Easy Milk Bread Rolls

Make Hokkaido style milk bread rolls with this simple recipe. These milk bread rolls are super soft, airy, moist, and slightly sweet. They’re very easy to put together and hold up well when made ahead. They’re perfect for your holiday dinner party and simple enough to make as an everyday recipe.

Pulled-apart dinner rolls with butter and jam

I had the softest bread when I was living in Japan, back when I was in school. Not just the freshly baked bread from the bakery, but even the mass-produced sliced white bread in Japan has a super fluffy and fine texture. You could easily smash a 1” (2 cm) thick piece of bread until paper-thin and it would still bounce back. My taste for milk bread heightened after I enjoyed it for two years in Japan. Fast forward to 10 years later, I still crave that soft bread slathered with a dollop of butter and jam.

Now that the weather has turned cold and the holiday season is around the corner, I want to bring these soft and fluffy bread rolls to your Thanksgiving dinner table. My goal was to develop a very easy recipe that requires minimal hands-on time and yields the best result. After much testing and refinement, my teammate Lilja and I finally settled on this easy milk bread roll recipe.

Hokkaido style milk bread rolls

Why this recipe

  • Easy ingredients. It’s likely that you have most of them in your pantry and you can find everything in regular grocery store.
  • The recipe doesn’t require a starter (a.k.a Tangzhong). This makes the process easier.
  • Let the mixer do all the work. The recipe requires minimal hands-on time with the dough and the active prep time is only about 20 minutes.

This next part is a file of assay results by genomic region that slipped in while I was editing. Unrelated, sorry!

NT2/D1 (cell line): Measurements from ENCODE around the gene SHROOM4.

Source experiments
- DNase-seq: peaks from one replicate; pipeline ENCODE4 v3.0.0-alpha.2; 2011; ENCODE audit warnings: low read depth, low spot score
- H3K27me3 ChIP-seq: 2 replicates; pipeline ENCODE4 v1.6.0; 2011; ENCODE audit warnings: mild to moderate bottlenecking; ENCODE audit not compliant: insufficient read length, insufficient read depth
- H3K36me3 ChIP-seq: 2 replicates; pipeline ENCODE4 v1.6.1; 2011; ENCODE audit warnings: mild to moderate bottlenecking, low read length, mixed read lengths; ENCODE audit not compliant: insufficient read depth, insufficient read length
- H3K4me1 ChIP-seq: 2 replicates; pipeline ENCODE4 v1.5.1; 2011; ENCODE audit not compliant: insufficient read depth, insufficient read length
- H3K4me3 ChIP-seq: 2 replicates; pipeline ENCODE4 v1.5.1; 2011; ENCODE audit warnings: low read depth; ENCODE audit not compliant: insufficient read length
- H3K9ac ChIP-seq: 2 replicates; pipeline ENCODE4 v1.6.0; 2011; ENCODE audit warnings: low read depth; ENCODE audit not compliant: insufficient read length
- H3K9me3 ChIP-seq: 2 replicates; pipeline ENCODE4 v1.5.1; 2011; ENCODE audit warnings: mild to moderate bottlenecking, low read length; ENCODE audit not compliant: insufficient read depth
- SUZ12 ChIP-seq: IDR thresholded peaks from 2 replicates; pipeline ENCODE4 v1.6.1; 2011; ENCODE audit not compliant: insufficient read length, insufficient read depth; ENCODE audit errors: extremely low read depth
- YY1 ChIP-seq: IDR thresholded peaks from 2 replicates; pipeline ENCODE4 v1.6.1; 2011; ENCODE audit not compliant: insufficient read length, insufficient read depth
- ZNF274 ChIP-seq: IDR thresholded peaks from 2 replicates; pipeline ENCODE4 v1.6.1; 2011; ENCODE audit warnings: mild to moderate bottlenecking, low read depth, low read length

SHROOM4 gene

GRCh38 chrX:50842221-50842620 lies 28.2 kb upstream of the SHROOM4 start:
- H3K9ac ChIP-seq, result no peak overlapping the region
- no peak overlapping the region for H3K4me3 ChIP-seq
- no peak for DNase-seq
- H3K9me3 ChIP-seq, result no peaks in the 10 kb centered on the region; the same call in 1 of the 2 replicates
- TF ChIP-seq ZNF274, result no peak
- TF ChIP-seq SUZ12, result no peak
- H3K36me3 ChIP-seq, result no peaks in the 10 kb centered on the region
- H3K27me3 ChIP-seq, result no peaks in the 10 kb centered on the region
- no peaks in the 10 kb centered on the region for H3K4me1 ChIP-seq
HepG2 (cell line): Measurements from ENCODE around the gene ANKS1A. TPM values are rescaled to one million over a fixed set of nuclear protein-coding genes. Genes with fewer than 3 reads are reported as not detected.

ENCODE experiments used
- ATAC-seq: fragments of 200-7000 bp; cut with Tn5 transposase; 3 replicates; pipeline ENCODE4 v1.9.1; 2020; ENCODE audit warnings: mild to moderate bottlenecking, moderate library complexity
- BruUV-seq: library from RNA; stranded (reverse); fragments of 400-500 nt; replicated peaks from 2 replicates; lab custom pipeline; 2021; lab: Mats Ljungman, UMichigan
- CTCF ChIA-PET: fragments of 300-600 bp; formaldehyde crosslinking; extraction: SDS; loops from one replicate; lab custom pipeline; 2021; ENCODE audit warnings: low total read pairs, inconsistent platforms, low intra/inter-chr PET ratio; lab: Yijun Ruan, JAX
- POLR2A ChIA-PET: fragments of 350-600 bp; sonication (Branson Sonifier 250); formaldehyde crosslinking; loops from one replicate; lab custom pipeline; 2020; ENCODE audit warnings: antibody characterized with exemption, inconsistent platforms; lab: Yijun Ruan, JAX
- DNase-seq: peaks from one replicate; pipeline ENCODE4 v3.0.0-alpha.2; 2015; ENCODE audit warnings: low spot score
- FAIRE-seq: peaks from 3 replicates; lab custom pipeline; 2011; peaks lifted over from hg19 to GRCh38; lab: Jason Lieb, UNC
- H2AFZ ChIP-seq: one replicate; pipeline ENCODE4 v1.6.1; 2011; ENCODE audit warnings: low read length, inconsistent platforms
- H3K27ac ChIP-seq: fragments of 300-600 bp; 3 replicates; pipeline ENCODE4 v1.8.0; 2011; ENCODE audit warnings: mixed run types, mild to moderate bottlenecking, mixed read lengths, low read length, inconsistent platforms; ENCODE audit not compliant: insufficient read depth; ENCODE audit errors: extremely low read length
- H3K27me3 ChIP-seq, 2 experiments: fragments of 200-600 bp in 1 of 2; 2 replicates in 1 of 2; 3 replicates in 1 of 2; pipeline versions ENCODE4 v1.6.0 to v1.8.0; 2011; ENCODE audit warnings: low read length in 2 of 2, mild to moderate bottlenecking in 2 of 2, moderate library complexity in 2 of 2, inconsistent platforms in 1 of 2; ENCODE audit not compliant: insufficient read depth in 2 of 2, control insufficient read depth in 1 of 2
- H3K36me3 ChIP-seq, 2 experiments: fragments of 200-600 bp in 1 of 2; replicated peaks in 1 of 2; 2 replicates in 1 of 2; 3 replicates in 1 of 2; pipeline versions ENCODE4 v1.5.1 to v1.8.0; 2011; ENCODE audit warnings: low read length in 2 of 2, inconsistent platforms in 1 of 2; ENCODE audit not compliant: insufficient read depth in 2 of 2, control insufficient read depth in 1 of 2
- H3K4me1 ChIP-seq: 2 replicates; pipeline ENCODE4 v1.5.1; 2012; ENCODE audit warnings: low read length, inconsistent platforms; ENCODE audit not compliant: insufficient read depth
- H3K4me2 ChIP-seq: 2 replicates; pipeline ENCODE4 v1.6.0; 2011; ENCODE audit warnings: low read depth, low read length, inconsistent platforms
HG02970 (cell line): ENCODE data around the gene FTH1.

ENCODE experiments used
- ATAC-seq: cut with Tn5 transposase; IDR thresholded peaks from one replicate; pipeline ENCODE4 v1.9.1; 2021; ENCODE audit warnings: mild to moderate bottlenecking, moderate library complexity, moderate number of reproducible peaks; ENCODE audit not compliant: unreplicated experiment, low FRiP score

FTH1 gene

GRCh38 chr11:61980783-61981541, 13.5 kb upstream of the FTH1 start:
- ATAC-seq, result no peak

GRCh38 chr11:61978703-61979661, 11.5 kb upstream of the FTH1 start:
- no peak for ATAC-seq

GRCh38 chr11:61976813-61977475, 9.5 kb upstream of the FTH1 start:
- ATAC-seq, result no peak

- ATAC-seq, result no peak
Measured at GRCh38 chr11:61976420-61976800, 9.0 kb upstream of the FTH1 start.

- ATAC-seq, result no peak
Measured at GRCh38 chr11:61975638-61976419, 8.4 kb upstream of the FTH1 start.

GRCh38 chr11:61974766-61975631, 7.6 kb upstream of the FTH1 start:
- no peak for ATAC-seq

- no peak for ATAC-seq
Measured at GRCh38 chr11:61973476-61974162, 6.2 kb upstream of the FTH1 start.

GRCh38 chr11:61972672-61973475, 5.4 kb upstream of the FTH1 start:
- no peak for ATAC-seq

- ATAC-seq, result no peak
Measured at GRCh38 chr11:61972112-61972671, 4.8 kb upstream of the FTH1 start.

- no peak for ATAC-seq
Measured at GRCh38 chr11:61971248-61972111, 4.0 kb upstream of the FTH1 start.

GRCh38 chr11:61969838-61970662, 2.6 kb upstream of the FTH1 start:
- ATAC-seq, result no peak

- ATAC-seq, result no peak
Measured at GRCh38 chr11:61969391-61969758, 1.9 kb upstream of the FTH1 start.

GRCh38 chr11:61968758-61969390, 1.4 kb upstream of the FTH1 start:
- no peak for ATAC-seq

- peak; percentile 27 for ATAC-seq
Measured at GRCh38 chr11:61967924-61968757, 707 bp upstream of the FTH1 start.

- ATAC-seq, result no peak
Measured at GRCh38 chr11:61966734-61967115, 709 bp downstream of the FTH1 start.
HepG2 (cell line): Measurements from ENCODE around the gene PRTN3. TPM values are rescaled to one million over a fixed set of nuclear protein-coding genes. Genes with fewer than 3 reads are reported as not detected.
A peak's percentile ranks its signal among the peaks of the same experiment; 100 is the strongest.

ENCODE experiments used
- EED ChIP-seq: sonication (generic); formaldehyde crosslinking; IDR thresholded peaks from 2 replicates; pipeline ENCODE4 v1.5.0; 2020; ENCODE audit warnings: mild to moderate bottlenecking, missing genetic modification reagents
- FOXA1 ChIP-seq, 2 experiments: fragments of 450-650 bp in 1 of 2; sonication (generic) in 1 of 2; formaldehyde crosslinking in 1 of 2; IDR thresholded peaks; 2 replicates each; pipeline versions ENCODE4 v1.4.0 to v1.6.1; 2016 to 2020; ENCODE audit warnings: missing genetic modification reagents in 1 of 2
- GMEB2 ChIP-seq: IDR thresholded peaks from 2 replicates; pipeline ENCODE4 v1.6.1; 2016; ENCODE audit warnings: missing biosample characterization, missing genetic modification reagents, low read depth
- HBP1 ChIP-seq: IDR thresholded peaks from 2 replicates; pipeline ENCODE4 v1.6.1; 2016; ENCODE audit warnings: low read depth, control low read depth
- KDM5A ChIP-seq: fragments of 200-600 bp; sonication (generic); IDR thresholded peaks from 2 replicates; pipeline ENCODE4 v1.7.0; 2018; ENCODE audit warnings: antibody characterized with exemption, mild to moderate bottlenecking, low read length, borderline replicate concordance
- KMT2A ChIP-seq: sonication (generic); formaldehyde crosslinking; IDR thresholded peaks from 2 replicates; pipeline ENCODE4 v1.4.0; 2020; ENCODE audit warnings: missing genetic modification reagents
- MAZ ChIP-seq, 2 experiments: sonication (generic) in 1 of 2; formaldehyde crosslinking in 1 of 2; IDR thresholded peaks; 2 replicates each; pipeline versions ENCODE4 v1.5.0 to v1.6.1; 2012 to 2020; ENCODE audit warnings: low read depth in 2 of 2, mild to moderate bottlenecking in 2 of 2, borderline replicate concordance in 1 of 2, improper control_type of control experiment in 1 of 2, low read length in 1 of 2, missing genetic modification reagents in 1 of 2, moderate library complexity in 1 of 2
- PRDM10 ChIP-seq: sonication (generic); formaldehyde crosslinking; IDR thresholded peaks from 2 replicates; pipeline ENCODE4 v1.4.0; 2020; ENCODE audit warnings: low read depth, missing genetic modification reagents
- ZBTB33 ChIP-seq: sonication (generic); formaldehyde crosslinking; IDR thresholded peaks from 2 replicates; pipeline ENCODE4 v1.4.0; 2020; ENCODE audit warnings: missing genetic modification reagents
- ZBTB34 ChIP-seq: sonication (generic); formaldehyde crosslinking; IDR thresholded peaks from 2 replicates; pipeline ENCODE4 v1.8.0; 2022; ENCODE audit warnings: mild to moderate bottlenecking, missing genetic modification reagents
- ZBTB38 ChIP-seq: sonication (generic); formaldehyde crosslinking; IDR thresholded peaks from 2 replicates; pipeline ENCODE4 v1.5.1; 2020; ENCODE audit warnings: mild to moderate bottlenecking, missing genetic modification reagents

• Outstanding result with a soft, springy texture and tiny air bubbles.
  • Foolproof process that any beginner baker can easily follow.

One word on the ingredients. We tested multiple formulas with different combinations such as milk, heavy cream etc. We finally settled on this one using condensed milk. It gives the bread a sweetness like the bread from an Asian bakery.

Ingredients of making milk bread rolls

Pulling stringy milk bread rolls

Cooking process

1. Prepare the dough – 1st rise

The recipe starts by activating the yeast. Even though you can get away without this step, I feel that it’s quite necessary to make sure your yeast is fresh and will work properly. So you don’t end up wasting a lot of time and ingredients with expired yeast.

Once you mix the ingredients together, let the dough mass sit for 20 minutes to let the yeast do its work.

Then knead it with a mixer until the dough is smooth. Once the dough is ready, it will be very wet and a bit sticky, but you should be able to handle it with your hands.

Rest the dough for about 1 hour.

Preparing dough for milk bread rolls

3. Assemble – 2nd rise

The dough will double in size once rested, as well as become springy and less sticky. You’ll need to punch the dough to squeeze out the air, so the end result will have an even texture.

Divide the dough into nine even pieces. To ensure even baking and consistent size, you can measure out the dough balls with a scale.

Once you’ve placed the dough balls onto the baking sheet, let the dough rise again, for 35 to 45 minutes.